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Turkish troops repel hundreds of 'smugglers' on Syrian border

By Jonathon Burch

ANKARA (Reuters) - Turkish troops returned fire after coming under attack along the Syrian border overnight as more than 1,000 alleged smugglers, including 150 on horseback, tried to cross into Turkey from Syria, the military said.

The incident on Turkey's long Syria frontier, where tensions have been on the rise over the past couple of months, follows a string of similar confrontations between Turkish soldiers and hundreds of people described by the military as smugglers.

The clashes in Turkey's Hatay province, where smuggling of fuel and other goods has continued for years, have raised questions about their increase in recent months and about why smugglers would operate in such large numbers.

In one incident last week, the Turkish military said up to 3,000 smugglers had tried to cross the frontier.

Syrian refugees fleeing from the civil war in their homeland often cross over the porous frontier in large numbers and Turkish officials have conceded smugglers sometimes intermingle with the refugees to use them as cover.

Turkey is housing more than 400,000 Syrians on its soil and is struggling to provide shelter for them fast enough but denies it is turning them away at the border, saying it continues to operate an "open door" policy.

The military said it spotted 750-1,000 people on foot, a separate group of 150 people on horseback, and some 40 vehicles forming a line around 300 meters (yards) along the border near the Turkish village of Kusakli in Hatay's Reyhanli district.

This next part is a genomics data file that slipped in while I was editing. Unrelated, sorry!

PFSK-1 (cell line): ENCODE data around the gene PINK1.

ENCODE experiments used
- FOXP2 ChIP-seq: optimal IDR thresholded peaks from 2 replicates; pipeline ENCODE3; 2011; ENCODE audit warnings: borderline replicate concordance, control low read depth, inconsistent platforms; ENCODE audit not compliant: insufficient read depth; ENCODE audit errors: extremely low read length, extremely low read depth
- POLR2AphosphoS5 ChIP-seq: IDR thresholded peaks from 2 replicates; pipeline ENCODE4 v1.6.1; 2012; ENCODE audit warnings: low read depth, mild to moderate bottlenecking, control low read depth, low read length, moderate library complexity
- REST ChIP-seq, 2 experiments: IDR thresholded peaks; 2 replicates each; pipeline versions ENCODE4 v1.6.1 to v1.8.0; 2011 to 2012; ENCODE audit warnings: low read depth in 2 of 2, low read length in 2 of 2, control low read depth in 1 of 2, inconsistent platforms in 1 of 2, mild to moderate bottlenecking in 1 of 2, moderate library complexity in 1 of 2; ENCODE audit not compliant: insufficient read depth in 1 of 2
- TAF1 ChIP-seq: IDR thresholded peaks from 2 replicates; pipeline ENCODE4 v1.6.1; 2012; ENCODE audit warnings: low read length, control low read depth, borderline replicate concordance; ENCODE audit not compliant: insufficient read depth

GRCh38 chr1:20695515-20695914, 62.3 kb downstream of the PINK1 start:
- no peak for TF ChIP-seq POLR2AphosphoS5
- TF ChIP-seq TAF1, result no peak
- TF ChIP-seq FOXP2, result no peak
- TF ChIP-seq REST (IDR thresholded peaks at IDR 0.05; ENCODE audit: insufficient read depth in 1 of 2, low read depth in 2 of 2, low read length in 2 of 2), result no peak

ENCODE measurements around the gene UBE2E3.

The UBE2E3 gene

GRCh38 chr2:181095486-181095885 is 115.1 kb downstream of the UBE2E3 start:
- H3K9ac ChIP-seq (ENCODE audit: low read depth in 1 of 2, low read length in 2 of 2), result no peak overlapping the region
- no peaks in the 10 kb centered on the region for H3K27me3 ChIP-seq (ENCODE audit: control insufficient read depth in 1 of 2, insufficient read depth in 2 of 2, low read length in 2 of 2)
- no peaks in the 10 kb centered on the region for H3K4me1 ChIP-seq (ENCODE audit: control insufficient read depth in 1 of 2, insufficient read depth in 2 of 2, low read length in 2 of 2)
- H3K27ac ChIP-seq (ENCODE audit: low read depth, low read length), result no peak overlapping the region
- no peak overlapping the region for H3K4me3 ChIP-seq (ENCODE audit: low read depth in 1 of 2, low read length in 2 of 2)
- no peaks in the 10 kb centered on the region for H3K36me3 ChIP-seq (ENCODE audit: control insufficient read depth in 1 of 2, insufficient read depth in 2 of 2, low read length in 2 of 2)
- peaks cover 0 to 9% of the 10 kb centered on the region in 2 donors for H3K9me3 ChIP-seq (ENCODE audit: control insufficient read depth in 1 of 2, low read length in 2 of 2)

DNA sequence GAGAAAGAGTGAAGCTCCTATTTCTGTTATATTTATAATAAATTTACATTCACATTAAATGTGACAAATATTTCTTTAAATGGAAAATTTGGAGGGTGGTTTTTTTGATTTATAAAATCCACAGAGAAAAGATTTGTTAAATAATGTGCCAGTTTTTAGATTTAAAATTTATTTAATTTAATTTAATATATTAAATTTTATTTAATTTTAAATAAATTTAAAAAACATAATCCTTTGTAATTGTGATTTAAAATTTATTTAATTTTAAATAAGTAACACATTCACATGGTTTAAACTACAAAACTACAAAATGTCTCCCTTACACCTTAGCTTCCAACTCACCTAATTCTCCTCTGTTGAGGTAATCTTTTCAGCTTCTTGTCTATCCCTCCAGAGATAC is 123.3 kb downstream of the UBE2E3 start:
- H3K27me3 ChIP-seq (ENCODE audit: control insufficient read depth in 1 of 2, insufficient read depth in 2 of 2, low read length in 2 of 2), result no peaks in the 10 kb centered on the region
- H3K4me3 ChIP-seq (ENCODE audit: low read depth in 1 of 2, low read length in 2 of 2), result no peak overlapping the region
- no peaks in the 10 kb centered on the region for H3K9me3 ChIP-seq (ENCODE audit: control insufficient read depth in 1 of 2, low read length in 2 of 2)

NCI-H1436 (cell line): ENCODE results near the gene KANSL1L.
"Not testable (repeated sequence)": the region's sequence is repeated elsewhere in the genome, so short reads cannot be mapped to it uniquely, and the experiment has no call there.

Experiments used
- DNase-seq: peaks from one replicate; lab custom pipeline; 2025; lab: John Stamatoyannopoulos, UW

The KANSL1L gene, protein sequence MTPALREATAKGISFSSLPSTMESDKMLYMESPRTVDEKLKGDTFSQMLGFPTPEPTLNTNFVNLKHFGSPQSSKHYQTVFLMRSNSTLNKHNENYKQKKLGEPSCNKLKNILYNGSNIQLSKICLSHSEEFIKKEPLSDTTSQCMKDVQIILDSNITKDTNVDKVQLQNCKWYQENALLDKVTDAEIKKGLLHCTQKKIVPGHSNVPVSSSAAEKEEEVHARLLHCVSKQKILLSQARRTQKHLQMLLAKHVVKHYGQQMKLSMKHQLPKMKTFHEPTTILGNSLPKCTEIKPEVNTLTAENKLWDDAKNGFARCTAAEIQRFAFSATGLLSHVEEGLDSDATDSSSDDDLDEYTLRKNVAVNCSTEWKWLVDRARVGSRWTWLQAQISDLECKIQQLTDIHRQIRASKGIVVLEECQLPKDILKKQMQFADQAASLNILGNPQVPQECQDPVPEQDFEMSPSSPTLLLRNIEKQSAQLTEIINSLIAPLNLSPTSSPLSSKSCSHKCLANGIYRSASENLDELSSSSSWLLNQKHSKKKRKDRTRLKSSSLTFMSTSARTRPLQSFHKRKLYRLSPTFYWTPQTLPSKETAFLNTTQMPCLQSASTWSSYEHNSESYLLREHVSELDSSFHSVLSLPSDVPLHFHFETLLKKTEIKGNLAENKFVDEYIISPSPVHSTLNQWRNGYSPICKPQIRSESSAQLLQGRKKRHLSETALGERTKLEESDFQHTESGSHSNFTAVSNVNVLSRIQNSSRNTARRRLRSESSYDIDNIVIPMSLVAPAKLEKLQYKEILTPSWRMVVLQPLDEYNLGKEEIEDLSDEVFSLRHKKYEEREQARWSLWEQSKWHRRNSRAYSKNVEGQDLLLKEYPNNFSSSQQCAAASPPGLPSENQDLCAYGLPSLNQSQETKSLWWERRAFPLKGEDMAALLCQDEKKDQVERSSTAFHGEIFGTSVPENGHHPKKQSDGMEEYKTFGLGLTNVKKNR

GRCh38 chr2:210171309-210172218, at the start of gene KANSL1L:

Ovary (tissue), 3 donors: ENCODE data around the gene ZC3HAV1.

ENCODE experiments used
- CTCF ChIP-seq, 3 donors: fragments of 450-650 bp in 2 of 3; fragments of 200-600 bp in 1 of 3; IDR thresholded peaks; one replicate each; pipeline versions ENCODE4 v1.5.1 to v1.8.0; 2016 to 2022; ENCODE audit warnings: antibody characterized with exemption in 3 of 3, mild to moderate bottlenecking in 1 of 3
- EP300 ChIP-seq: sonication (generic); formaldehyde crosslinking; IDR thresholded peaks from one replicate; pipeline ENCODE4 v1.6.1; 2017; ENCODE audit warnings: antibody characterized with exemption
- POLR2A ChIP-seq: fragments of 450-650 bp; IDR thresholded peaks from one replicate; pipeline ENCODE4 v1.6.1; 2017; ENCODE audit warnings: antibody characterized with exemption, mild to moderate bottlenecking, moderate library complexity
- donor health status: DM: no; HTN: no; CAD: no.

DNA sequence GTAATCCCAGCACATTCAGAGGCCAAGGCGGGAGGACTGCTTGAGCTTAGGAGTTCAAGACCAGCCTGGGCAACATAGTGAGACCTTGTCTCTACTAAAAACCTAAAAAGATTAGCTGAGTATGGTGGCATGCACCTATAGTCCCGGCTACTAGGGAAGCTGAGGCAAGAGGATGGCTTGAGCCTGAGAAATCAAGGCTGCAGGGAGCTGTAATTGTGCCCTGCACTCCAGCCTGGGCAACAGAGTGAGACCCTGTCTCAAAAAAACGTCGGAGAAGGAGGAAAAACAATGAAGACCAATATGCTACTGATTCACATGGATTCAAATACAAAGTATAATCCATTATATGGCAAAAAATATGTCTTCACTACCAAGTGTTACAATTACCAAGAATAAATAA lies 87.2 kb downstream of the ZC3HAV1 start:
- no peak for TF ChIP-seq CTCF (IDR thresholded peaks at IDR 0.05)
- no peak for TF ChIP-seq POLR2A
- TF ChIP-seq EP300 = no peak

The troops deployed armored vehicles and a tank along the frontier to block the group from crossing and issued warnings in Turkish and Arabic to try to keep them back, the military said.

Despite the warnings, the groups continued to approach the border with the "attempt to engage in smuggling".

MILITARY INTERVENTION

The security forces then intervened, it said, without elaborating. Some 15-20 rounds were fired with a pump-action rifle from Kusakli, prompting the soldiers to return fire.

The military did not specify whether smugglers or villagers had opened fire.

Following the army's warning shots, the smugglers left the area and 35 containers of petrol were found, the military said.

With its hilly terrain and thick vegetation, Hatay, a panhandle province that juts down into Syria, makes a relatively easy crossing point for smugglers, as well as Syrian rebel fighters and refugees fleeing the fighting.

Turkey has emerged as one of the strongest backers of the Syrian rebels fighting to oust Syrian President Bashar al-Assad, giving them sanctuary on its soil, but it denies arming them.

As the violence has spilled over, however, Ankara has become increasingly concerned about the fallout of the civil war and has moved to tighten security along the frontier.

In the worst example of the spillover into Turkey, 52 people were killed when twin car bombs ripped through the border town of Reyhanli in May. Turkey has accused Syria of involvement in the attacks, but Damascus has denied any role.

Several Turkish citizens have been killed since then by stray bullets fired from the Syrian side. The incidents have stoked unease among Turks along the border most affected by the turmoil in Syria with some taking to the streets in protest.

(Editing by Alison Williams)

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